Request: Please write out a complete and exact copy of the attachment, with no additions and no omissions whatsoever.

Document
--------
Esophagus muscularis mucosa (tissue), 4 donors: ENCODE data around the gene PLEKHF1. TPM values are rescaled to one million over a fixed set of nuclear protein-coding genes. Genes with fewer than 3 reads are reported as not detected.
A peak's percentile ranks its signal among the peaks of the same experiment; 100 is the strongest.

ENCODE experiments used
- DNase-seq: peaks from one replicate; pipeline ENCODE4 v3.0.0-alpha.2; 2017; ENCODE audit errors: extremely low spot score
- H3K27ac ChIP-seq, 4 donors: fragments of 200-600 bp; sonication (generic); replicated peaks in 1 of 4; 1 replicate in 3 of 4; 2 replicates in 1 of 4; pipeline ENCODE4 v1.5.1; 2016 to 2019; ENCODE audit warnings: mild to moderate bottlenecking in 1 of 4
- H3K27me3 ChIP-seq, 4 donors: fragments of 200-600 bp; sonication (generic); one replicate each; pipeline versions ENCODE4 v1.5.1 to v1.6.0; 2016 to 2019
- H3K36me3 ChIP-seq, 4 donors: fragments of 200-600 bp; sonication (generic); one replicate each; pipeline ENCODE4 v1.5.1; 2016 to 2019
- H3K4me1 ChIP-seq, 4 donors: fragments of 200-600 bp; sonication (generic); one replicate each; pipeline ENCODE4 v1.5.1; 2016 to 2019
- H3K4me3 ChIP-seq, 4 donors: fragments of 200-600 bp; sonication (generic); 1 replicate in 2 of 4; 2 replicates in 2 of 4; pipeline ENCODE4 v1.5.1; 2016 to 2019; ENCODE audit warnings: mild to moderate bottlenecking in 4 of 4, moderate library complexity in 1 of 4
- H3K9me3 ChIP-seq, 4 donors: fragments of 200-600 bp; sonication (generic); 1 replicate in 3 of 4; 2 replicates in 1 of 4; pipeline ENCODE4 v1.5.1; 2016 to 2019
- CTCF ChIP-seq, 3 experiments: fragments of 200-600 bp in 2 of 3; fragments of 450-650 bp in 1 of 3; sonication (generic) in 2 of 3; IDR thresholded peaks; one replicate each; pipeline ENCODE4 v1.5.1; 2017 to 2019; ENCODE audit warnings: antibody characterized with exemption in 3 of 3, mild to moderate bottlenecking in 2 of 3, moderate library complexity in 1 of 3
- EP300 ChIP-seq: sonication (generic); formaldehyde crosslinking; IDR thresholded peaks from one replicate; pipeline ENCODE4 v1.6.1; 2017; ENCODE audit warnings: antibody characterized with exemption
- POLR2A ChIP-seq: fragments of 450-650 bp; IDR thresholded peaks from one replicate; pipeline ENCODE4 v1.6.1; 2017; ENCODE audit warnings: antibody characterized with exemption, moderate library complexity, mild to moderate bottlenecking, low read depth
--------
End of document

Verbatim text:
Esophagus muscularis mucosa (tissue), 4 donors: ENCODE data around the gene PLEKHF1. TPM values are rescaled to one million over a fixed set of nuclear protein-coding genes. Genes with fewer than 3 reads are reported as not detected.
A peak's percentile ranks its signal among the peaks of the same experiment; 100 is the strongest.

ENCODE experiments used
- DNase-seq: peaks from one replicate; pipeline ENCODE4 v3.0.0-alpha.2; 2017; ENCODE audit errors: extremely low spot score
- H3K27ac ChIP-seq, 4 donors: fragments of 200-600 bp; sonication (generic); replicated peaks in 1 of 4; 1 replicate in 3 of 4; 2 replicates in 1 of 4; pipeline ENCODE4 v1.5.1; 2016 to 2019; ENCODE audit warnings: mild to moderate bottlenecking in 1 of 4
- H3K27me3 ChIP-seq, 4 donors: fragments of 200-600 bp; sonication (generic); one replicate each; pipeline versions ENCODE4 v1.5.1 to v1.6.0; 2016 to 2019
- H3K36me3 ChIP-seq, 4 donors: fragments of 200-600 bp; sonication (generic); one replicate each; pipeline ENCODE4 v1.5.1; 2016 to 2019
- H3K4me1 ChIP-seq, 4 donors: fragments of 200-600 bp; sonication (generic); one replicate each; pipeline ENCODE4 v1.5.1; 2016 to 2019
- H3K4me3 ChIP-seq, 4 donors: fragments of 200-600 bp; sonication (generic); 1 replicate in 2 of 4; 2 replicates in 2 of 4; pipeline ENCODE4 v1.5.1; 2016 to 2019; ENCODE audit warnings: mild to moderate bottlenecking in 4 of 4, moderate library complexity in 1 of 4
- H3K9me3 ChIP-seq, 4 donors: fragments of 200-600 bp; sonication (generic); 1 replicate in 3 of 4; 2 replicates in 1 of 4; pipeline ENCODE4 v1.5.1; 2016 to 2019
- CTCF ChIP-seq, 3 experiments: fragments of 200-600 bp in 2 of 3; fragments of 450-650 bp in 1 of 3; sonication (generic) in 2 of 3; IDR thresholded peaks; one replicate each; pipeline ENCODE4 v1.5.1; 2017 to 2019; ENCODE audit warnings: antibody characterized with exemption in 3 of 3, mild to moderate bottlenecking in 2 of 3, moderate library complexity in 1 of 3
- EP300 ChIP-seq: sonication (generic); formaldehyde crosslinking; IDR thresholded peaks from one replicate; pipeline ENCODE4 v1.6.1; 2017; ENCODE audit warnings: antibody characterized with exemption
- POLR2A ChIP-seq: fragments of 450-650 bp; IDR thresholded peaks from one replicate; pipeline ENCODE4 v1.6.1; 2017; ENCODE audit warnings: antibody characterized with exemption, moderate library complexity, mild to moderate bottlenecking, low read depth